And am I just one of those weird enviro nuts who has their head in the clouds and needs to realize the whole world can’t afford Whole Foods?

Well, Essence of Permaculture is a really good 12-page intro to the concept.

Or, you can look it up on Wikipedia…

Some of the basic things people do in permaculture:

  1. Observe and interact: By taking time to engage with nature we can design solutions that suit our particular situation.  (me:  For example, wander around outside or sit in a hammock and notice things)
  2. Catch and store energy: By developing systems that collect resources at peak abundance, we can use them in times of need.  (me:  Make hay when the sun shines)
  3. Obtain a yield: Ensure that you are getting truly useful rewards as part of the work that you are doing.  (me:  Don’t do it to be a do-gooder – do it to get something out of it)
  4. Apply self-regulation and accept feedback: We need to discourage inappropriate activity to ensure that systems can continue to function well. (me:  Not sure what to add on this one!)
  5. Use and value renewable resources and services: Make the best use of nature’s abundance to reduce our consumptive behavior and dependence on non-renewable resources. (me:  Consumptive, like TB in the old days? Hmm, actually…)
  6. Produce no waste: By valuing and making use of all the resources that are available to us, nothing goes to waste. (me:  Yeah, no plastic!)
  7. Design from patterns to details: By stepping back, we can observe patterns in nature and society. These can form the backbone of our designs, with the details filled in as we go. (me:  Patterns can be anything from Fibonacci sequence to the way sharks move around with their personal schools of fish to the way the sun has patterns of flares year by year, etc.)
  8. Integrate rather than segregate: By putting the right things in the right place, relationships develop between those things and they work together to support each other. (me:  The concept of plant guilds is fascinating, and you can see it EVERYWHERE)
  9. Use small and slow solutions: Small and slow systems are easier to maintain than big ones, making better use of local resources and producing more sustainable outcomes. (me:  Plus, you get to be lazy!)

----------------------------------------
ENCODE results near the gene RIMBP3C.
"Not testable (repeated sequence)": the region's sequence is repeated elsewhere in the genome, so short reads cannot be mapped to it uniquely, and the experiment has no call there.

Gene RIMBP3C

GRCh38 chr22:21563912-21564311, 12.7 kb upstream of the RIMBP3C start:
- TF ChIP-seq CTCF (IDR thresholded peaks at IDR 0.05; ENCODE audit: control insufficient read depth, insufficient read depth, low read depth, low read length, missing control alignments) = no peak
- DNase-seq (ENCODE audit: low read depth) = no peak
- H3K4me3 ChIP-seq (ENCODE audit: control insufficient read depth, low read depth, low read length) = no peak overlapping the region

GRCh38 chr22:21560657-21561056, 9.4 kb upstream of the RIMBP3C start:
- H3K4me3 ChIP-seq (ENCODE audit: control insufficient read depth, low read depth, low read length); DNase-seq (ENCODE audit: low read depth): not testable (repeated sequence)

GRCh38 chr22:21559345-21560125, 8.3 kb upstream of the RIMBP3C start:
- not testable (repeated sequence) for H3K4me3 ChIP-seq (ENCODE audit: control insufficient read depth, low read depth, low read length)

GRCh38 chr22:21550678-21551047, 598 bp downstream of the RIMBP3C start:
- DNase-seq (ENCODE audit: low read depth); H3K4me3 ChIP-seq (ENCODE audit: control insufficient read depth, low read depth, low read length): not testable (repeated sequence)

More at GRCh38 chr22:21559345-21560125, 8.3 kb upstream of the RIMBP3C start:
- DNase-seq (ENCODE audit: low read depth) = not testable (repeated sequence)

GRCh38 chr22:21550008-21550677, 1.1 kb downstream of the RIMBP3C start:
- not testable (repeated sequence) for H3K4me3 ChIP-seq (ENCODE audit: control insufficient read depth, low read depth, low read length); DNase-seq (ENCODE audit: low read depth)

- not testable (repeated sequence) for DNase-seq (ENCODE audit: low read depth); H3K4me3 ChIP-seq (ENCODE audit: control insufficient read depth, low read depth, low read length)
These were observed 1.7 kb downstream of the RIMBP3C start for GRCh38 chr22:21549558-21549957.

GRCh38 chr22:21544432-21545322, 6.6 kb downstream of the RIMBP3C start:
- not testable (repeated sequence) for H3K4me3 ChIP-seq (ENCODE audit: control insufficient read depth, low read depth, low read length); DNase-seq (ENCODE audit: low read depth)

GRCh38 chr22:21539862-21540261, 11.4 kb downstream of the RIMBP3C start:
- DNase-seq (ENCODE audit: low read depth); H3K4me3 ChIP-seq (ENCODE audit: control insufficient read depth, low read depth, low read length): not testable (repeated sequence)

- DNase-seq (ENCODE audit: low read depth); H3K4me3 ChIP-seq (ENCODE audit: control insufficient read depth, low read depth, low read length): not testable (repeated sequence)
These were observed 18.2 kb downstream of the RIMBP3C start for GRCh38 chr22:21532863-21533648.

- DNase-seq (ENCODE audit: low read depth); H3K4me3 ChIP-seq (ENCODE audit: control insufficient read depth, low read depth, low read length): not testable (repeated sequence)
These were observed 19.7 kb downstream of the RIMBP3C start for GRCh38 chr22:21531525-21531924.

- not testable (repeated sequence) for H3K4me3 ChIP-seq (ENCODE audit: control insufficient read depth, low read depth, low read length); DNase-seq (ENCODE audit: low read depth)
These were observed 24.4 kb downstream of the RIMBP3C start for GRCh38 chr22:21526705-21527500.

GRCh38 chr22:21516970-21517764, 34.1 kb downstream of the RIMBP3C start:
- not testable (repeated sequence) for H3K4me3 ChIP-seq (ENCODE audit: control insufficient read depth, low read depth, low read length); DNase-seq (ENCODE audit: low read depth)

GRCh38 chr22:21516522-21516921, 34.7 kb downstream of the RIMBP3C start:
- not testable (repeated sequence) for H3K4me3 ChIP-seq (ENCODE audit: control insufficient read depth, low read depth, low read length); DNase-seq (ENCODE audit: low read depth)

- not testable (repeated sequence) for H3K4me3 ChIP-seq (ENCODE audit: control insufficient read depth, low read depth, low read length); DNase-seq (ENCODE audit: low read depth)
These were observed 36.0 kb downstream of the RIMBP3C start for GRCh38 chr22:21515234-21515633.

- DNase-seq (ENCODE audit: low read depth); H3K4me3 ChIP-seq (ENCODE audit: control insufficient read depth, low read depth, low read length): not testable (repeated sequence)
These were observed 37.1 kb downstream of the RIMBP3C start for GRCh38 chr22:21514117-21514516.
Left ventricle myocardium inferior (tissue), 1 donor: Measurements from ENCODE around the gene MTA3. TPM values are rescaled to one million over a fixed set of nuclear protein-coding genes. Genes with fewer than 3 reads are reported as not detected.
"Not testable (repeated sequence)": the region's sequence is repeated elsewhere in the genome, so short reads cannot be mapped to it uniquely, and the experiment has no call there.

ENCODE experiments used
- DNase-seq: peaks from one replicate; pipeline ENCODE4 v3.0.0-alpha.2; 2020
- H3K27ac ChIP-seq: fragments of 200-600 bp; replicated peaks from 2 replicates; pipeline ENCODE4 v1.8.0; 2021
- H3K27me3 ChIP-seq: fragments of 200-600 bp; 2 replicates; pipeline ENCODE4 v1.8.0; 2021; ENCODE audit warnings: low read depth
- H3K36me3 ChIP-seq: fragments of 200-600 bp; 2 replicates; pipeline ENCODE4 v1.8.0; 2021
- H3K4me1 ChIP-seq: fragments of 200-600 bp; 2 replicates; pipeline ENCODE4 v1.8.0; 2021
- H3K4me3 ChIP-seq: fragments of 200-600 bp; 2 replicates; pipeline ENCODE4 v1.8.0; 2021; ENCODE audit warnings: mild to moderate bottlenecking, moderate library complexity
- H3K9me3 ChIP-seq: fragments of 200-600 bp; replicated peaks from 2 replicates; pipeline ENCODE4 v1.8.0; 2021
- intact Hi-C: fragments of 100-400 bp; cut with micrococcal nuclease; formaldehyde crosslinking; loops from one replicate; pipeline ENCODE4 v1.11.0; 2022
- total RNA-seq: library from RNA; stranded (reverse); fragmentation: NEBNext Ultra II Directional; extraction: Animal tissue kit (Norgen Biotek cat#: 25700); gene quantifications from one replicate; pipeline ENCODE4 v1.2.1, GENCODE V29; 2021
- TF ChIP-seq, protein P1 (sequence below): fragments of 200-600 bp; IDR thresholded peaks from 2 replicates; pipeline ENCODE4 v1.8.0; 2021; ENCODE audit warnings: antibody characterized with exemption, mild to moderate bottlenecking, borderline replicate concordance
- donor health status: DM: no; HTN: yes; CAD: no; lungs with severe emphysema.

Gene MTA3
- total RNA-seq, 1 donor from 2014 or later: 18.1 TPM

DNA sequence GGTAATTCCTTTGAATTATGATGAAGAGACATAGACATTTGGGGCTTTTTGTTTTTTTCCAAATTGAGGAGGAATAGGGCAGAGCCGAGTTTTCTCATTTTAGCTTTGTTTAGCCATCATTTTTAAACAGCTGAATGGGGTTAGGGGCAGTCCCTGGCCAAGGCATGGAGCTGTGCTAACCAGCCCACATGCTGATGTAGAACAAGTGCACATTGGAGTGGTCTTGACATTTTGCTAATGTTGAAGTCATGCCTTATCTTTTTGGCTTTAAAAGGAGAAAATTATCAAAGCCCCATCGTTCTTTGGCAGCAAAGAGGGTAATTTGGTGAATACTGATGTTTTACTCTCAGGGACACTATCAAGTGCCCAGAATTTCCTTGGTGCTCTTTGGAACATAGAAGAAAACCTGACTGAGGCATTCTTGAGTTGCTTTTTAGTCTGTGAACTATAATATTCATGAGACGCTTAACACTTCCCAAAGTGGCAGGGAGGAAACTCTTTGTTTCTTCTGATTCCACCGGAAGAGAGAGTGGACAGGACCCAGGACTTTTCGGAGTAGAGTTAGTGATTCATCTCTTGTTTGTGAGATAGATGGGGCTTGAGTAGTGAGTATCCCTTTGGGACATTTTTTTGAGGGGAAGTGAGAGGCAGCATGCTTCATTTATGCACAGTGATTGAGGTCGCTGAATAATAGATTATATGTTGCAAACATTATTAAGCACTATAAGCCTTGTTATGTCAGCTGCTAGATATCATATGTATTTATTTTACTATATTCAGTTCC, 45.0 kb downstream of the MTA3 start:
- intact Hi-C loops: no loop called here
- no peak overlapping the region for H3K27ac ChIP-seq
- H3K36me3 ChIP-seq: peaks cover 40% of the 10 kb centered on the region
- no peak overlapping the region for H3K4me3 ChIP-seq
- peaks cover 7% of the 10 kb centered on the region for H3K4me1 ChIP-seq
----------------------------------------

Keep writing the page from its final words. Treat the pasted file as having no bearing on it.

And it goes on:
10. Use and value diversity: Diversity reduces vulnerability to a variety of threats and takes advantage of the unique nature of the environment in which it resides. (me:  Yeah, pretty much just a heck yeah to this)
  11. Use edges and value the marginal: The interface between things is where the most interesting events take place. These are often the most valuable, diverse and productive elements in the system. (Next time you go to the beach, you can see this really easily, but it’s all around you)
  12. Creatively use and respond to change: We can have a positive impact on inevitable change by carefully observing, and then intervening at the right time.  (me:  Sounds about right)

The other thing about permaculture that is why I am enthusiastic about it is the concept of zones, which basically make your efforts streamlined as much as possible so you do not have to think from day to day all that much.  The location of your most important plants/animals will be right where you are going anyway, so it’s not a big deal.  I love things that are so well designed as to be almost effortless!

Zone 0
The house, or home center. Here permaculture principles would be applied in terms of aiming to reduce energy and water needs, harnessing natural resources such as sunlight, and generally creating a harmonious, sustainable environment in which to live and work. Zone 0 is an informal designation, which is not specifically defined in Mollison’s book.
Zone 1
The zone nearest to the house, the location for those elements in the system that require frequent attention, or that need to be visited often, such as salad crops, herb plants, soft fruit like strawberries or raspberries, greenhouse and cold frames, propagation area, worm compost bin for kitchen waste, and so on. Raised beds are often used in zone 1 in urban areas.
Zone 2
This area is used for siting perennial plants that require less frequent maintenance, such as occasional weed control or pruning, including currant bushes and orchards. This would also be a good place for beehives, larger scale composting bins, and so on.
Zone 3
The area where maincrops are grown, both for domestic use and for trade purposes. After establishment, care and maintenance required are fairly minimal (provided mulches and similar things are used), such as watering or weed control maybe once a week.
Zone 4
A semi-wild area. This zone is mainly used for forage and collecting wild food as well as timber production.
Zone 5
A wild area. There is no human intervention in zone 5 apart from the observation of natural ecosystems and cycles.
Hope this is a decent intro for those of you who have not heard of it before! And yes, I probably am an enviro nut, but I don’t shop at Whole Foods myself. This blog is partly about my effort to get the best and most delicious food possible on my pathetically small budget 🙂

Y Girl